There's a moment in all of our lives that define who we become. I've been lucky enough to have a few of those moments, but one in particular shaped me, growing up.
7th grade, Dos Pueblos High School gym, Saturday morning:
It's late in the fourth quarter, we're winning by one point, and Todd Ewing, my rival, is flying down court on a fast break. The only thing between him and the basket is my defensive skills. He faked left, went right, but I was quicker. I remained on balance, waiting for him near the hoop. He was headed directly at me, full speed ahead. If he scores, they take the lead with little time left on the clock. As he got closer, now moving even faster, I hesitated. He actually looked a little out of control. I remember thinking, "Crap, how am I going to stop him?!" This hesitation was all he needed. Instead of jumping in front of him and taking the charge, I let him go to the basket, untouched, scoring the go-ahead layup.
The crowd went crazy, but all I could hear was my dad yelling at me from the sidelines. "Take the charge! How could you let him go by without any effort?! Take the charge!" My dad wasn't the unathletic father that didn't have a clue. He knew exactly what he was talking about. He excelled in all the major sports, including basketball. He was a fighter on the court when he played, and there was no way he was going to allow me to be any different. At that specific moment of my life, as I let Todd casually dribble by me, and score an easy layup, it was no longer about basketball. In my dad's eyes, this was about effort, toughness, and a mindset that wouldn't settle for less.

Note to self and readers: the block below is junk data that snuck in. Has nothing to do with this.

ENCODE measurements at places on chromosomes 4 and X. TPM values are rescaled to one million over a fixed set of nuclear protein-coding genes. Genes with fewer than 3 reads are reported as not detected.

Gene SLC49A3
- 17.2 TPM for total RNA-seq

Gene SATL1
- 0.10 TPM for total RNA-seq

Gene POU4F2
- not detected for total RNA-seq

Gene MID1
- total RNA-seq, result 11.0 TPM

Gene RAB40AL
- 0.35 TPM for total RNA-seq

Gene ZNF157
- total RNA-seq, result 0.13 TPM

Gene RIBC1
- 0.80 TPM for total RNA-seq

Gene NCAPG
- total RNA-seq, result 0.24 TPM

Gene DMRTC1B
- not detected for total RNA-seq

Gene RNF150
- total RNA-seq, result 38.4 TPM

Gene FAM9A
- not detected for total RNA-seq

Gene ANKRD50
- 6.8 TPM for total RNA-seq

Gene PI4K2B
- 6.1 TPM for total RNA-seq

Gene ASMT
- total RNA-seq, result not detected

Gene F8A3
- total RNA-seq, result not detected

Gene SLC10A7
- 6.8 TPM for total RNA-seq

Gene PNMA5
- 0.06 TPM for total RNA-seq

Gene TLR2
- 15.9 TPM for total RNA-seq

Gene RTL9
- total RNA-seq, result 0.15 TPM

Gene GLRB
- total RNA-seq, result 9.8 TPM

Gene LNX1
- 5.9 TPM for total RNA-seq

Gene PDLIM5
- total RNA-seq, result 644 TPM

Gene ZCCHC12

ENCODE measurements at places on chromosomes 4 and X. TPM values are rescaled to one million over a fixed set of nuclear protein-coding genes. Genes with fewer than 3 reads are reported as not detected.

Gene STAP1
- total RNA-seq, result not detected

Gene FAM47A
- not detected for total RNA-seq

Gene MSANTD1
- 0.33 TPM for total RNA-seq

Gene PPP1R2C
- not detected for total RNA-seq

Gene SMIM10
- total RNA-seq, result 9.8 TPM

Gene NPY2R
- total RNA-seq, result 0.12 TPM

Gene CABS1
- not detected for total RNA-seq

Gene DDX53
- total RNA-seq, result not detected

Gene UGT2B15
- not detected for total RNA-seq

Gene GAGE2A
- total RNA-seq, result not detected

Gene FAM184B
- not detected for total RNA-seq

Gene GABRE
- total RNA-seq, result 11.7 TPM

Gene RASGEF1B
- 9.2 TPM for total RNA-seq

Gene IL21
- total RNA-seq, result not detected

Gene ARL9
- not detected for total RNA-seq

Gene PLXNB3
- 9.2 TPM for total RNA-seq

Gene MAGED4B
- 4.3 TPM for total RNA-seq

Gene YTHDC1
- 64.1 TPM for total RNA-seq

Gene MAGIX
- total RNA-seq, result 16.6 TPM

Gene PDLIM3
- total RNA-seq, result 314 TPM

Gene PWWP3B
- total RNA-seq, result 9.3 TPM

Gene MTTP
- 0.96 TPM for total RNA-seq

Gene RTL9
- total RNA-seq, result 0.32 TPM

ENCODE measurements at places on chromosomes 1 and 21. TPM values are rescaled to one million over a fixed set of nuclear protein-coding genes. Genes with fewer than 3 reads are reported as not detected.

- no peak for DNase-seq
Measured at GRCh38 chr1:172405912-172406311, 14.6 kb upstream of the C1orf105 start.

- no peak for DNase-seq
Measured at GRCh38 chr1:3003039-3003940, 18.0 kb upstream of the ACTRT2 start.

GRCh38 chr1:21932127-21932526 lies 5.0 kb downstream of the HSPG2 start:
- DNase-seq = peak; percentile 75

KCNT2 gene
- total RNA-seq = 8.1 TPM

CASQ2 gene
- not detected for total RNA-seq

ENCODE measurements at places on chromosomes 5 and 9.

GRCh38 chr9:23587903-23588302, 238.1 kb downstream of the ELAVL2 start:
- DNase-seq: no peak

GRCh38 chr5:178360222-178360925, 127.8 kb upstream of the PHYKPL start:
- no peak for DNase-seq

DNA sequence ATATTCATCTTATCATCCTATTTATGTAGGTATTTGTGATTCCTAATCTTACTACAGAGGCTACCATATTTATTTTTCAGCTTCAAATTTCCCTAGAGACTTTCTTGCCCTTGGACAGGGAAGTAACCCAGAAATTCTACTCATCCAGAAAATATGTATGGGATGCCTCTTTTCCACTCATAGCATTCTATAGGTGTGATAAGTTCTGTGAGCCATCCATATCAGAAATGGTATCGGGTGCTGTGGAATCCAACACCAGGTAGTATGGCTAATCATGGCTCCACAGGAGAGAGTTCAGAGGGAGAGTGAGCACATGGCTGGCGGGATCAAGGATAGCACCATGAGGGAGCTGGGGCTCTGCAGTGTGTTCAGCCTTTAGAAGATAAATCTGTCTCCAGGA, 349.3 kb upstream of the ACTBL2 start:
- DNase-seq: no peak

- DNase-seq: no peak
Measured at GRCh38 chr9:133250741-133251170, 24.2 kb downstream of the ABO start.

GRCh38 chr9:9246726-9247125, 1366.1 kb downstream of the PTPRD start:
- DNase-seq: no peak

I'll never forget the drive home. He preached like never before. He wasn't spitting fire, telling me how useless I was. Rather, it was simply a disciplined reminder that we, in life, and on the court, never allow an opponent to "score" without a fight. "Make them earn it," ringed in my ear. This 15 minute speech was titled, "Your last name is Gingrich, and don't ever forget it." Gingrich was synonymous with fight, tough, and fearless. His son was going to learn how being fearless would affect the rest of his life ... and dad was going to teach him on this car ride home.
That moment changed my basketball career forever. Prior to that game, I was the All-Star point guard, averaging 22 points. Post "You're a Gingrich" speech, I became the toughest, defensive stopper on the court. I still got my points, but I also took pride in stopping the opposition's best scorer. I quickly learned that effort was always in my control, and could be a determining factor in the outcome of every game. My scoring fluctuated, but my determination, passion, and effort never would.
As I developed my teaching style, this 7th grade layup, and my dad's willingness to show me some tough love, became my base. Never again, would anyone dribble by me without a fight, on or off the court. My 1% philosophy was born on that day!
Settling for less is failure. Take the charge.